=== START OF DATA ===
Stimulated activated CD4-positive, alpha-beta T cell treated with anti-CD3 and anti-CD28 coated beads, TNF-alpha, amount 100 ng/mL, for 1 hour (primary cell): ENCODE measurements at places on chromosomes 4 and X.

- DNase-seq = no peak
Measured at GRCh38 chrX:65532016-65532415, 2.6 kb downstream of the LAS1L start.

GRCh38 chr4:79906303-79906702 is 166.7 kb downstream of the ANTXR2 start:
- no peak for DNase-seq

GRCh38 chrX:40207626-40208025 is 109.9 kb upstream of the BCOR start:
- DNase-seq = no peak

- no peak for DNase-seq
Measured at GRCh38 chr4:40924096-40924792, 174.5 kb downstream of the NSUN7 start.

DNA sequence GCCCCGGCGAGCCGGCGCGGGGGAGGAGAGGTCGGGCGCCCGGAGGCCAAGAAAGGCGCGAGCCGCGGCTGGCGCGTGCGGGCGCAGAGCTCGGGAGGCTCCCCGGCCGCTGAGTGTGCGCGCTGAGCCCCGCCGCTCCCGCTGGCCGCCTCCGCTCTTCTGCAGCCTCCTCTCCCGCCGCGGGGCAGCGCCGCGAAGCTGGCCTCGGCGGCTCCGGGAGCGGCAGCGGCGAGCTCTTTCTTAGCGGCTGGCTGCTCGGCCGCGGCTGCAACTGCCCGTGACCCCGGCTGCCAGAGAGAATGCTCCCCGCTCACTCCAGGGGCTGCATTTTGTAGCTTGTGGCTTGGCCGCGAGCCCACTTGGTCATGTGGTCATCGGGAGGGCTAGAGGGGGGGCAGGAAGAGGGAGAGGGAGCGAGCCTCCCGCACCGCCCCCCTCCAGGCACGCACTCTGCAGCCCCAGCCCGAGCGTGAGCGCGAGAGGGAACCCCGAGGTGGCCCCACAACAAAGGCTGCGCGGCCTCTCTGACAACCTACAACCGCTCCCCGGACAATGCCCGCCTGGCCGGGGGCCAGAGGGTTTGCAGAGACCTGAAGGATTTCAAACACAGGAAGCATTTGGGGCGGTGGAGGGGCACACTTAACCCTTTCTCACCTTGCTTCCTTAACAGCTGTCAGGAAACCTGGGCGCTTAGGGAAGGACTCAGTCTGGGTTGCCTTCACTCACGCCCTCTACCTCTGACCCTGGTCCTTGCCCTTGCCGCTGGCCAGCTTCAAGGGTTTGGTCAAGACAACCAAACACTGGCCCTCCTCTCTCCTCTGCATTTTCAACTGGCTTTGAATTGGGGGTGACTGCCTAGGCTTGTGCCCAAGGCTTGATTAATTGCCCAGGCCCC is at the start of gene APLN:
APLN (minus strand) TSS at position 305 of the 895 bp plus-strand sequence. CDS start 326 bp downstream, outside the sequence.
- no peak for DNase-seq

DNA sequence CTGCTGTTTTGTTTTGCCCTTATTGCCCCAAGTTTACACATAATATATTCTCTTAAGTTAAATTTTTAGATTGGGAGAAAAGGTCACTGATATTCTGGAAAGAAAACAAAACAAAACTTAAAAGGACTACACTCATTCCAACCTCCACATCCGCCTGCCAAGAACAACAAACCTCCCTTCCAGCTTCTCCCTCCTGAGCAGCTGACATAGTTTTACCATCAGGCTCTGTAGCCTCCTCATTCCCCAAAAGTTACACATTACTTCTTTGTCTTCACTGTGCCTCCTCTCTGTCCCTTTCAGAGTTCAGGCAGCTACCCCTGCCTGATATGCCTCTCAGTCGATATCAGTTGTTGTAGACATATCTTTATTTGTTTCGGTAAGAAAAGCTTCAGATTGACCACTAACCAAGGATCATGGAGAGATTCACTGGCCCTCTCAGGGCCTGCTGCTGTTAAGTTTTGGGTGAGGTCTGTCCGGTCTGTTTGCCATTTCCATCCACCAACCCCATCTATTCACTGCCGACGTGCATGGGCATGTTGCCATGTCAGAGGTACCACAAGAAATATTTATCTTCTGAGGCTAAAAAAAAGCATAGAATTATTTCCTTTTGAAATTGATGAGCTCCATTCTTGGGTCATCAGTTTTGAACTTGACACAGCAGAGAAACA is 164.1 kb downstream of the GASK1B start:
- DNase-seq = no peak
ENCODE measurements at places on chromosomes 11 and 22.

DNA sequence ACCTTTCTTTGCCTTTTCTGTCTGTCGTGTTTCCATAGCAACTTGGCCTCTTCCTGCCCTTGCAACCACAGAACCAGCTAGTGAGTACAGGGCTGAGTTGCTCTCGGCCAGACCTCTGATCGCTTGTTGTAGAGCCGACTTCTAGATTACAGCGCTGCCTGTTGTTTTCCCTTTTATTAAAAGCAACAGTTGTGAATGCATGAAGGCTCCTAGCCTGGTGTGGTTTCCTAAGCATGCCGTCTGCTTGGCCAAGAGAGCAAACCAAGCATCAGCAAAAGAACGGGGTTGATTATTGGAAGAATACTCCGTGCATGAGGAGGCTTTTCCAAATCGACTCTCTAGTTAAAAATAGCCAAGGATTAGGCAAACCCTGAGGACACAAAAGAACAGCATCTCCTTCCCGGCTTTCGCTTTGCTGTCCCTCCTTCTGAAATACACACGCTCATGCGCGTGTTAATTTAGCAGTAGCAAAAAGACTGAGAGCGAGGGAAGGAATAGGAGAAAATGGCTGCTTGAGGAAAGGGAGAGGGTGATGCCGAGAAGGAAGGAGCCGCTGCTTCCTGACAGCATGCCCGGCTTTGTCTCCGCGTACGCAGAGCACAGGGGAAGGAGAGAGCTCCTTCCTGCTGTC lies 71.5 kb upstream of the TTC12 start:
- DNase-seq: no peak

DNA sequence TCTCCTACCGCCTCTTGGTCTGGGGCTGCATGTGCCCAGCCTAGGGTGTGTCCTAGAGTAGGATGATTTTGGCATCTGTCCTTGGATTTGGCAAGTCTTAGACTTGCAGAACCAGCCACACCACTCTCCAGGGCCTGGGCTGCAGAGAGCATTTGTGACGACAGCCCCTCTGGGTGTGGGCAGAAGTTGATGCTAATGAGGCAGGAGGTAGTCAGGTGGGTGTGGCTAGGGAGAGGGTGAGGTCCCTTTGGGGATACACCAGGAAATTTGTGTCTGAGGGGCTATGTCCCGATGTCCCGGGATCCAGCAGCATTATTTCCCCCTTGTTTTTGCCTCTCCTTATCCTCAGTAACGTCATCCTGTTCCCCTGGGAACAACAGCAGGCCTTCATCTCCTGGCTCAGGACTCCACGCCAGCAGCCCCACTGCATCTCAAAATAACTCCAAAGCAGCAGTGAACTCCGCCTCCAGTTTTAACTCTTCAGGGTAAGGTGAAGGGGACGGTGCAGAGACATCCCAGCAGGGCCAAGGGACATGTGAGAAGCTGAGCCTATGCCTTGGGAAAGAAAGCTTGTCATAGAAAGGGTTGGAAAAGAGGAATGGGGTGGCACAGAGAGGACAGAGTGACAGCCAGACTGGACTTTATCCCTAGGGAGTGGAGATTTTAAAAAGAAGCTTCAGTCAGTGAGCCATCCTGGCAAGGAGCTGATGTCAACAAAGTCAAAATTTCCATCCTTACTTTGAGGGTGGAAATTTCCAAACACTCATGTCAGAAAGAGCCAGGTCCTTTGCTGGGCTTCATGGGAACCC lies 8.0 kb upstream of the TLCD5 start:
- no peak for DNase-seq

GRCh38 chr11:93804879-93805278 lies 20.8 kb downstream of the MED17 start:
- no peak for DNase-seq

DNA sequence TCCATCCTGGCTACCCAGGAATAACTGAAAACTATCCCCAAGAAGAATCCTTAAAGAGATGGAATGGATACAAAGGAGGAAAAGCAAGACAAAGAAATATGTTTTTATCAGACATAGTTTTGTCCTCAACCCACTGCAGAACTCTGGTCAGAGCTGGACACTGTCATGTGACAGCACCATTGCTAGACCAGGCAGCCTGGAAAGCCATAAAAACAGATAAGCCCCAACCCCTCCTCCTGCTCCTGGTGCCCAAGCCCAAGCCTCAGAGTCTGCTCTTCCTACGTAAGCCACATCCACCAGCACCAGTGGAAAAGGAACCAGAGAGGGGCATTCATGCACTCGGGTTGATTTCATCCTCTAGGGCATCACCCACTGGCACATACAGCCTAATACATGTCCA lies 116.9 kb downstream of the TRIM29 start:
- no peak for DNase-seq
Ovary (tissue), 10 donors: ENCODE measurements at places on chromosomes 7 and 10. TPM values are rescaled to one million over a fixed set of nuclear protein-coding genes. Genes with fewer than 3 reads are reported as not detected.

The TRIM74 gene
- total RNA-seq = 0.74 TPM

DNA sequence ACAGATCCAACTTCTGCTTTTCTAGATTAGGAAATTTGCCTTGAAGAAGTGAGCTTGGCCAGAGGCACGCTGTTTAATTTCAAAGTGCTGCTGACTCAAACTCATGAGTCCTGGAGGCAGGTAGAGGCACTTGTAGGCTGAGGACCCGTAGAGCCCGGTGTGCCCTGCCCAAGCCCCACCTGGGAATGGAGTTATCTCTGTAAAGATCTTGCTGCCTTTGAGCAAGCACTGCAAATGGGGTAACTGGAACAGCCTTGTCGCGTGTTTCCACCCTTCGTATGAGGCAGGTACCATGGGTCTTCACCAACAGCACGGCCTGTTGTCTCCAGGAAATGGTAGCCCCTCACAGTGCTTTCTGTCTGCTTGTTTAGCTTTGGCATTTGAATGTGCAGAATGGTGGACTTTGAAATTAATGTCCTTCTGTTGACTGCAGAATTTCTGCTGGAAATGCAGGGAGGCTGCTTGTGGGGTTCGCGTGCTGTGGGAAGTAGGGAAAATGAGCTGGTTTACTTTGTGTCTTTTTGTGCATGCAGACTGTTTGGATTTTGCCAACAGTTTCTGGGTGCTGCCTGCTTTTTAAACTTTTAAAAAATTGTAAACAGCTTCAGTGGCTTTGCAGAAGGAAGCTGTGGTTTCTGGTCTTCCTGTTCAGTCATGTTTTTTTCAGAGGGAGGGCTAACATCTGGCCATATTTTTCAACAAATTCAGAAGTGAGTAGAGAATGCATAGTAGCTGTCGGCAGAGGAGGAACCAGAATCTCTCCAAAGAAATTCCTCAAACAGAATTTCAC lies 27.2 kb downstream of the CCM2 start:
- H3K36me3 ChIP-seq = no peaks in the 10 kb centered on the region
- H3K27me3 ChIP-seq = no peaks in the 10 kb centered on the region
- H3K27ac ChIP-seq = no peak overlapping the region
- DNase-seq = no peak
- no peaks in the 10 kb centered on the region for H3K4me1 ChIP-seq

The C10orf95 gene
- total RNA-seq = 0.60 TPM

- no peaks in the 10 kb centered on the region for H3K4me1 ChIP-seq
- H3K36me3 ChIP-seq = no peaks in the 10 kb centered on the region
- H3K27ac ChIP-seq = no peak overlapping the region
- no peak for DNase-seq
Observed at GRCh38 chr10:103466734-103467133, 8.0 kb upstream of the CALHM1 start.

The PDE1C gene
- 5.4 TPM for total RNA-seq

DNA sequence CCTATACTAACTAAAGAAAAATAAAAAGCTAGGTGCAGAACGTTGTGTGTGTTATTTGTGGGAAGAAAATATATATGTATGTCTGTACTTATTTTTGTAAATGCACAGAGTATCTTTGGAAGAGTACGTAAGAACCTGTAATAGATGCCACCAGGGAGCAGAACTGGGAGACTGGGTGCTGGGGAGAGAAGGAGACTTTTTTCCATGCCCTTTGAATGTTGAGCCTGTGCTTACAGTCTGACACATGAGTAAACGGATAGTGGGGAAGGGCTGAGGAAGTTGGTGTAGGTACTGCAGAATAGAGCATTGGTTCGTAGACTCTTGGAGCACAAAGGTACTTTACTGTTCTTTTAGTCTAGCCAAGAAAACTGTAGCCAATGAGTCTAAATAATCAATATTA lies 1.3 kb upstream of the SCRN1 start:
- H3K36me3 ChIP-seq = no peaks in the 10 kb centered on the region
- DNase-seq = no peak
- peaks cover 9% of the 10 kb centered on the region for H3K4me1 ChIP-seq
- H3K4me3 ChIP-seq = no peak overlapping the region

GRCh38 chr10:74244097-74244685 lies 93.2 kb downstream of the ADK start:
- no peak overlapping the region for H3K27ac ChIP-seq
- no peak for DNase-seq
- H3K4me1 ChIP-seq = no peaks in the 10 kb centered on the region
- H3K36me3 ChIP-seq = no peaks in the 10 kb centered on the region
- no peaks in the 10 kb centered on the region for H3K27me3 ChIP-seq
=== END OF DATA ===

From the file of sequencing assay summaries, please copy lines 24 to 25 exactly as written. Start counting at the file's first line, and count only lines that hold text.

Ovary (tissue), 10 donors: ENCODE measurements at places on chromosomes 7 and 10. TPM values are rescaled to one million over a fixed set of nuclear protein-coding genes. Genes with fewer than 3 reads are reported as not detected.

The TRIM74 gene